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Public Information Statement
Issued: 6:00 AM CDT Aug. 17, 2017 – National Weather Service

... On this date in weather history...

In 1969, hurricane Camille made landfall on the
Mississippi coast. She was the second most intense
hurricane to strike the United States with a central
pressure of 26.84 inches. Maximum sustained winds were
estimated at 200 mph. She produced a storm surge of
nearly 25 feet. Camille killed 259 of which 113 died
from the formidable flash flooding in Virginia and West
Virginia that resulted from 12 to 20 inches of rain. She
caused $1.42 billion damage which, at the time, made her
the 2nd costliest hurricane. Adjusting for inflation,
this would equate to around $8.5 billion. Camille's
devastation inspired the implementation of the
Saffir-Simpson hurricane wind scale.


In 1915, a hurricane hit Galveston Texas with winds up
to 120 mph and a 12 foot storm surge. In all, 275 people
died, of which 42 lived on Galveston Island. Most of the
deaths were a result of drowning. Of the 250 homes built
outside the seawall, only 10 percent were left standing.

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600 am CDT Thu Aug 17 2017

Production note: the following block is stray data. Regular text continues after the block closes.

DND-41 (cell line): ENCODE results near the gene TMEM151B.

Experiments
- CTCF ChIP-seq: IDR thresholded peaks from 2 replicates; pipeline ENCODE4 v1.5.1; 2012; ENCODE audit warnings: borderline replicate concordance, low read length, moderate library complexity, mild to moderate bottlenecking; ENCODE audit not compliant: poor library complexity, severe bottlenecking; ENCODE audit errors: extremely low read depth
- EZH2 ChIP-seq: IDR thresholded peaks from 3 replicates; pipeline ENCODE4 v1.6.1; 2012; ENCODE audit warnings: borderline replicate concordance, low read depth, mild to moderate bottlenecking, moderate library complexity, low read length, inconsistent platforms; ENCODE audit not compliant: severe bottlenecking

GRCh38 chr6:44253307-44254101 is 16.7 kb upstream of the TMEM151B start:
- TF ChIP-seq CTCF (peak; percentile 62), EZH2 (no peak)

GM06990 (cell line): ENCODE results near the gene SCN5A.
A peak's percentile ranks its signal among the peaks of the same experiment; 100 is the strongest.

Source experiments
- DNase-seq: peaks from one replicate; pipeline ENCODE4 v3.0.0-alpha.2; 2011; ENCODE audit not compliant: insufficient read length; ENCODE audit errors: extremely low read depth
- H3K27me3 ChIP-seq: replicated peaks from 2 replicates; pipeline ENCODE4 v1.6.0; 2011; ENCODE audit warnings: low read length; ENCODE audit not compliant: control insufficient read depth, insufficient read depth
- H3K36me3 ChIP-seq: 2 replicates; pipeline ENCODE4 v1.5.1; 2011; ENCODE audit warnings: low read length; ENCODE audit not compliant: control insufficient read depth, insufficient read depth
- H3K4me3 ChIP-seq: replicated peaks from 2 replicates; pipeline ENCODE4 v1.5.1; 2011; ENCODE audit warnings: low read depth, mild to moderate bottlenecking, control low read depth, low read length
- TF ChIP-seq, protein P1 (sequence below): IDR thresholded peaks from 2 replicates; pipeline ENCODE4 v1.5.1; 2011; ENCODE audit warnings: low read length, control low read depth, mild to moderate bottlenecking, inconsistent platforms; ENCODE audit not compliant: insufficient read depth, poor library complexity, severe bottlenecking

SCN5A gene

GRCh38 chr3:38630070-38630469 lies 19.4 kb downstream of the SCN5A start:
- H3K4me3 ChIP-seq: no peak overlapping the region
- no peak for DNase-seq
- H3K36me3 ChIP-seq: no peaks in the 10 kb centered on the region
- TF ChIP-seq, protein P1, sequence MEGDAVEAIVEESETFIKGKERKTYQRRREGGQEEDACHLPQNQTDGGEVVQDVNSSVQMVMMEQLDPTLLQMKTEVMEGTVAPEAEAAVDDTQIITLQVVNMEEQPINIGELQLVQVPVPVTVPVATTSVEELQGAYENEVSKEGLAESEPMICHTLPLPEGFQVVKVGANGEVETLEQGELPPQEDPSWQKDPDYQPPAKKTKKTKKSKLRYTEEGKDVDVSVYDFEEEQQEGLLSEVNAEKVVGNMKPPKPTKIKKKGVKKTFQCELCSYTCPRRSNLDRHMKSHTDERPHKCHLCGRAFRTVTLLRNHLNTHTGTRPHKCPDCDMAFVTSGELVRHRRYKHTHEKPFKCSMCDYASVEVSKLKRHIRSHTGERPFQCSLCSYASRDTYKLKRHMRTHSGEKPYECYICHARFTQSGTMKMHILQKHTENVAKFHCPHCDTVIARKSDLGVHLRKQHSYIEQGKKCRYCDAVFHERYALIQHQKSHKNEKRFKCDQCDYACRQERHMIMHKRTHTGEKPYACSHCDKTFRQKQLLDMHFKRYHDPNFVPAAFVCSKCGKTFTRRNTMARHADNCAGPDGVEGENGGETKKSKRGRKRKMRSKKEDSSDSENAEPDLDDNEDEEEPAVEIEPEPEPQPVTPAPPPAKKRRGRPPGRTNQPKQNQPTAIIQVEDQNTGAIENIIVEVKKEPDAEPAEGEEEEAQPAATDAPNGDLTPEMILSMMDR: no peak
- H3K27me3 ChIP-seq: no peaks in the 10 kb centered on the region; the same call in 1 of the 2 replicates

... On this date in weather history...

In 1969, hurricane Camille made landfall on the
Mississippi coast. She was the second most intense
hurricane to strike the United States with a central
pressure of 26.84 inches. Maximum sustained winds were
estimated at 200 mph. She produced a storm surge of
nearly 25 feet. Camille killed 259 of which 113 died
from the formidable flash flooding in Virginia and West
Virginia that resulted from 12 to 20 inches of rain. She
caused $1.42 billion damage which, at the time, made her
the 2nd costliest hurricane. Adjusting for inflation,
this would equate to around $8.5 billion. Camille's
devastation inspired the implementation of the
Saffir-Simpson hurricane wind scale.


In 1915, a hurricane hit Galveston Texas with winds up
to 120 mph and a 12 foot storm surge. In all, 275 people
died, of which 42 lived on Galveston Island. Most of the
deaths were a result of drowning. Of the 250 homes built
outside the seawall, only 10 percent were left standing.

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